Ms Serene Sia, ASEAN Managing Director of Sales of Autodesk, one of NAMIC’s partners, applauded the move to organise the competition, she commented, “We are thrilled to collaborate with NAMIC in support of the Global Maritime AM Challenge. This competition not only fosters exciting innovations from the next generation of engineers within the naval architecture and marine vessel design space, but also allows our engineering community to learn the benefits of additive manufacturing. As the industry evolves, it will be crucial for our organisations to work together to demonstrate how advanced technology can solve design challenges in order to continue driving awareness and adoption.”

Winners Details

1. The winning entry comes from Mr Benjamin Cann, an independent submission from France.

Mr Cann is honoured to have won first place as it is the first time he has designed a product linked to a marine application. Mr Cann enrolled in Karlsruhe Institute of Technology under a dual master’s degree program and graduated with a degree in Mechanical Engineering in 2010. His years of experience with 3D printing stem from his past role in EUGENIO 3D where he engaged in both 3D printing and mechanical engineering. He is currently serving as a project engineer in Advanced Product Development in Eaton.

“In fact, I can already imagine derivatives of this vessel that are fully unmanned, more compact, without crew or pilot seats. It could be a real game changer for rescue vessel designs. Additive manufacturing in marine application will definitely bring more design flexibility, shorter lead times. Most structural parts can be directly manufactured on site, with one single machine. It allows high in-house manufacturing depth. That’s a dream for project leaders and engineers,” said Mr Cann.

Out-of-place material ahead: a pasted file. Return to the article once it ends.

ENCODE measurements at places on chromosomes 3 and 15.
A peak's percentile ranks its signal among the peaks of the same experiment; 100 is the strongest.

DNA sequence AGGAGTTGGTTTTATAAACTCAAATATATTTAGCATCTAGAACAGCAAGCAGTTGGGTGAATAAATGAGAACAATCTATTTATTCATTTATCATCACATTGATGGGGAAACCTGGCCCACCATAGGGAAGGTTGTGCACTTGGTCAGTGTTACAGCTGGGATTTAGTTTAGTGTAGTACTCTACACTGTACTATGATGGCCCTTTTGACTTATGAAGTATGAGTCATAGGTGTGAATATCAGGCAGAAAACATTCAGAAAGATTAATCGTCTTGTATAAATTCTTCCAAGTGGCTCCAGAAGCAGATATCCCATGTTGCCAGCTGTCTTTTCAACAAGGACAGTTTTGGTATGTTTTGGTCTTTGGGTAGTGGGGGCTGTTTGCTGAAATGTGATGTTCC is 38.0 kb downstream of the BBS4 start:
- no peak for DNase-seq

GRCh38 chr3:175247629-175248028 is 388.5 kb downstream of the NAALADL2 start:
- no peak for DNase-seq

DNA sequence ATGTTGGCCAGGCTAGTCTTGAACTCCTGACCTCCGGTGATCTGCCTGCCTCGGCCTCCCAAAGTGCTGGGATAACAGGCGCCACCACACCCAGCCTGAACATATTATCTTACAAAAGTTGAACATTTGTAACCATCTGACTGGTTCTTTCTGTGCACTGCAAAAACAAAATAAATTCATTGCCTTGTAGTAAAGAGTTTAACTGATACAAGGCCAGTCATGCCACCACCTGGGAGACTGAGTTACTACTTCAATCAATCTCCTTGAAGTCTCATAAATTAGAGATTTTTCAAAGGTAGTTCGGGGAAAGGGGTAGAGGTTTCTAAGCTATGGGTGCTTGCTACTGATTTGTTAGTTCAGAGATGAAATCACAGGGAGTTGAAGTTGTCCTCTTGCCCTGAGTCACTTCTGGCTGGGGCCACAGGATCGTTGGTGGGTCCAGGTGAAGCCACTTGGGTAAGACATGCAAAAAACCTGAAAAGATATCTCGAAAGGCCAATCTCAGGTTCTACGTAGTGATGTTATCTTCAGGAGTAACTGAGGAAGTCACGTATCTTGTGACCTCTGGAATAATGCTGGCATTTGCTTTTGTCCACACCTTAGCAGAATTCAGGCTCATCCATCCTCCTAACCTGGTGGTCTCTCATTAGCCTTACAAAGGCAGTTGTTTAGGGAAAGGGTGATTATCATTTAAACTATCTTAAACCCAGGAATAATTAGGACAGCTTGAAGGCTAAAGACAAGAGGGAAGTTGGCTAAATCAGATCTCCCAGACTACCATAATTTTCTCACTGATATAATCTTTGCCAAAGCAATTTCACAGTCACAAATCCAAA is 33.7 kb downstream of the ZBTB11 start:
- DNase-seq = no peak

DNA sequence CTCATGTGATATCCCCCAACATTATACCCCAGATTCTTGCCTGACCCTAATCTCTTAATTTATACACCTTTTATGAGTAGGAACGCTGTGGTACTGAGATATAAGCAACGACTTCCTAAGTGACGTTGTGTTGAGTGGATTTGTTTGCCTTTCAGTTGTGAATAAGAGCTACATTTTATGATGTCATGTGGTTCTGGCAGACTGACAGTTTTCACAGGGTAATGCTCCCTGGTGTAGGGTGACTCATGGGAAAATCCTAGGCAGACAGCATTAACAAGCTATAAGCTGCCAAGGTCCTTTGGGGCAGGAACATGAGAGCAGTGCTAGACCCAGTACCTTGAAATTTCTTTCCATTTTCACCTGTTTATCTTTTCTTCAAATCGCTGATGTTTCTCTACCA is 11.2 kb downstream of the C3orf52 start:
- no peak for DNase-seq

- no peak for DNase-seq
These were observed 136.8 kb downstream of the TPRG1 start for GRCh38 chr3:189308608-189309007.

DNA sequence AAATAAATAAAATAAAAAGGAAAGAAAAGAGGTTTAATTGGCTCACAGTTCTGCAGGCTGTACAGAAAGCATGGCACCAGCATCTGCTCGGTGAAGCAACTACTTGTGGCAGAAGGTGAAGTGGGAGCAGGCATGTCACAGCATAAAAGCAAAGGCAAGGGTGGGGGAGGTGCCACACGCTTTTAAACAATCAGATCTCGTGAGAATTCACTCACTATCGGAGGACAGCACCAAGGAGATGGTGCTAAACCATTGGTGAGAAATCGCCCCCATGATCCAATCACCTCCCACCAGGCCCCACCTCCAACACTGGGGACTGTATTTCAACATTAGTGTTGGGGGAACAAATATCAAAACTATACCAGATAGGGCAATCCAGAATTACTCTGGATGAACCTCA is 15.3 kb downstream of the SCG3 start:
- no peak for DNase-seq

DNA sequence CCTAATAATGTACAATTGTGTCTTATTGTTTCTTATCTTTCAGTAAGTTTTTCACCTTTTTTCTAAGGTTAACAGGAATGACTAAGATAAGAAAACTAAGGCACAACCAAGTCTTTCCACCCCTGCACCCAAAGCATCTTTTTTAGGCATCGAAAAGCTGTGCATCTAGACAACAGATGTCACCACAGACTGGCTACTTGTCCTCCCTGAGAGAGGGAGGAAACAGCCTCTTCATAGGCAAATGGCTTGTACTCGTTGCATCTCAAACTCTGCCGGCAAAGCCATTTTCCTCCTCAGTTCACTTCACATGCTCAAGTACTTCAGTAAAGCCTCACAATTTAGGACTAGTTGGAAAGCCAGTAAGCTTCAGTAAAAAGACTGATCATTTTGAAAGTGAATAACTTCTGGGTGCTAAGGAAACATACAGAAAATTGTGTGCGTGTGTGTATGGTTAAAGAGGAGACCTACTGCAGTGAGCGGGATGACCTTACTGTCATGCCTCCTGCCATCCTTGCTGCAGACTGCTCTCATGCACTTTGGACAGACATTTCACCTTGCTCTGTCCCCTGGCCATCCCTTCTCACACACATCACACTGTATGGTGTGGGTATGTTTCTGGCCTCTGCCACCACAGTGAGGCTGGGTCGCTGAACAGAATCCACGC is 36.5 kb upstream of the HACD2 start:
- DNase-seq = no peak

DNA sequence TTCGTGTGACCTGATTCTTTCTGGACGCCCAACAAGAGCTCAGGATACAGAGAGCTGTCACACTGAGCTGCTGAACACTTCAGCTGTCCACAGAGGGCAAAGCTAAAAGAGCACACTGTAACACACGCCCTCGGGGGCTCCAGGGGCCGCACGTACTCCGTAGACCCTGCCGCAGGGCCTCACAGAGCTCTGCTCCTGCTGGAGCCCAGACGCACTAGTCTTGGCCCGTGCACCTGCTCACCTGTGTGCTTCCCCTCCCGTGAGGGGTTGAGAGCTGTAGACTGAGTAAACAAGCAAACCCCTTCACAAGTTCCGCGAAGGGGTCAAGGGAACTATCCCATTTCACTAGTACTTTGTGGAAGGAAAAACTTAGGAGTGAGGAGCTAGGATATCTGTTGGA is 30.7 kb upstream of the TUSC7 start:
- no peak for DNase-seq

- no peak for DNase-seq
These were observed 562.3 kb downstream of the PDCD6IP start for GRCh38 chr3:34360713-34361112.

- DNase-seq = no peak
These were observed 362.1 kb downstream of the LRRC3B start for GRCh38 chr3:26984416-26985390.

2. Winning the Second prize of $20,000 was the team led by Matthieu Colin from Sofren Group from France.

SOFREN SAR New Generation

Sofren Group is an independent engineering and operational consultancy group based in France that specializes in the energy, process industries and infrastructure sectors (building, railways and maritime). They are spread over 10 sites in France with more than 750 employees with 15 years of experience in consulting and project engineering. Helmed by Matthieu Colin, the team comprises of Maxime Pachot, Thomas Abikhzir, Gaëtan Falc’hun, Antoine Matray, Brieux Voisin and Hugo Lauras.

3. Winning the Third prize of $10,000 is Mr Kelvin Xu from Kelvin Wave Pte Ltd

Mr Kelvin Xu is the founder of Kelvin Wave Pte Ltd, a registered ship design firm based in Singapore that engages in customized design of vessels and a range of end products consulting and project engineering. Kelvin has designed the KW5, an autonomous rescue boat which can fit inside a 20ft container and hold at least one person lying down with a total 8 personnel on board. The design has leveraged WAAM technologies which will allow for easy transport, installation on vessels, oil platforms and deployment in near shore rescue and for the human rescue in difficult waters.

Check out the video to hear what the winners have to say: